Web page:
Young transfusion patient goes behind scenes at Leeds hospital lab
A young patient has become one of the first in the country to take part in a new scheme giving children the chance to go behind the scenes in hospital laboratories to follow their own blood treatment.
William Rhodes, nine, had been staying in hospital in Leeds for treatment for his rare bone marrow failure disorder, Diamond Blackfan Anaemia.
The condition means William cannot make enough red blood cells in his body.
It requires transfusions in hospitals, which parents like William’s say can be a confusing process for a child.
To help William understand more about his treatment, the youngster was given the rare chance to don a lab coat and take his own blood sample to the St James’ Hospital haematology department – and even choose the blood he would then receive for his own transfusion.
William became the first patient in Yorkshire to take part in the Harvey’s Gang scheme, which launched in 2014.
Caroline Rhodes, William’s mum, told the Yorkshire Evening Post: “The visit to the blood labs really made a difference to William’s understanding of the whole process, he now knows where his bag of blood comes from and he knows where all his blood results come from and how it happens.
“This all helps him to understand his illness and the meaning of certain words that may seem pretty straight forward to us.
“This means a lot to us as parents as William sometimes struggles to understand things when explained verbally and it always helps him to see things visually.”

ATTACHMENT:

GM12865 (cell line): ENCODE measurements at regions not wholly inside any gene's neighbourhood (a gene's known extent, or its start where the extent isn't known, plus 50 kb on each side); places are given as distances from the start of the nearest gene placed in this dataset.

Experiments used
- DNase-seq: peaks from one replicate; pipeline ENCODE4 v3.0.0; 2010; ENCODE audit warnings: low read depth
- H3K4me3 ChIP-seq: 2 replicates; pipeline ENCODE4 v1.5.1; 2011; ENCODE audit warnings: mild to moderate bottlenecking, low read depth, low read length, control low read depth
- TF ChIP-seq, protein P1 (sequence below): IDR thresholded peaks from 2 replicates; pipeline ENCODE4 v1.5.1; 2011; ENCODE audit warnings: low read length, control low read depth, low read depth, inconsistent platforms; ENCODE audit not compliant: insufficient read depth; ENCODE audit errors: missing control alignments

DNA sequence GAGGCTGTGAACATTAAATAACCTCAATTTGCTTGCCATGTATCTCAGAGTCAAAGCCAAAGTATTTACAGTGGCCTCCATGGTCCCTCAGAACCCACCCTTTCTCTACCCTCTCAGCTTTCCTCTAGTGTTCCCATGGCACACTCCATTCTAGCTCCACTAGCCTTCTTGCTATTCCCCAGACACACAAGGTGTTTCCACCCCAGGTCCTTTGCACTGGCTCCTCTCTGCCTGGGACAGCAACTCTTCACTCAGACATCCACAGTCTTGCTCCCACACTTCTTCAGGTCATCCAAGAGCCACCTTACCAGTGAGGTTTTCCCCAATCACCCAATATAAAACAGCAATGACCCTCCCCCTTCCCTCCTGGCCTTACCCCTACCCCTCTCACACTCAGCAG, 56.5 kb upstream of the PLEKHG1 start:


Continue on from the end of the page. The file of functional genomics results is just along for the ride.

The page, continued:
Flanked by Leeds Teaching Hospital NHS Trust haematology scientists, William was able to watch his own sample being processed at the St James’ Hospital lab, and then see his blood cells under the microscope.
He also visited the hospital’s transfusion lab, where William could see the laboratory records for every transfusion he had received since he was just five-months-old.
The nine-year-old also worked with the scientists to understand which blood types were suitable for him, before eventually selecting his own.
Jennifer Rock, transfusion practitioner at the NHS trust in Leeds, said that while the scheme was benefiting patients, staff at the hospital also enjoyed taking part.
William’s visit came just weeks after the YEP launched our We Love Our NHS campaign, which aims to give praise to the region’s hardworking – and often unseen – NHS staff.
“Harvey’s Gang is a fantastic initiative and we’re proud to be a part of it here in Leeds,” Ms Rock said.
“The visits mean so much to the children and to their parents, it really gives them a greater understanding of their hospital treatment and what happens behind the scenes.
“It also means a great deal to staff who really enjoy getting to know the patients and their families.”
The trust in Leeds now plans to roll out the Harvey’s Gang programme in full, and another patient will go behind the scenes later this month.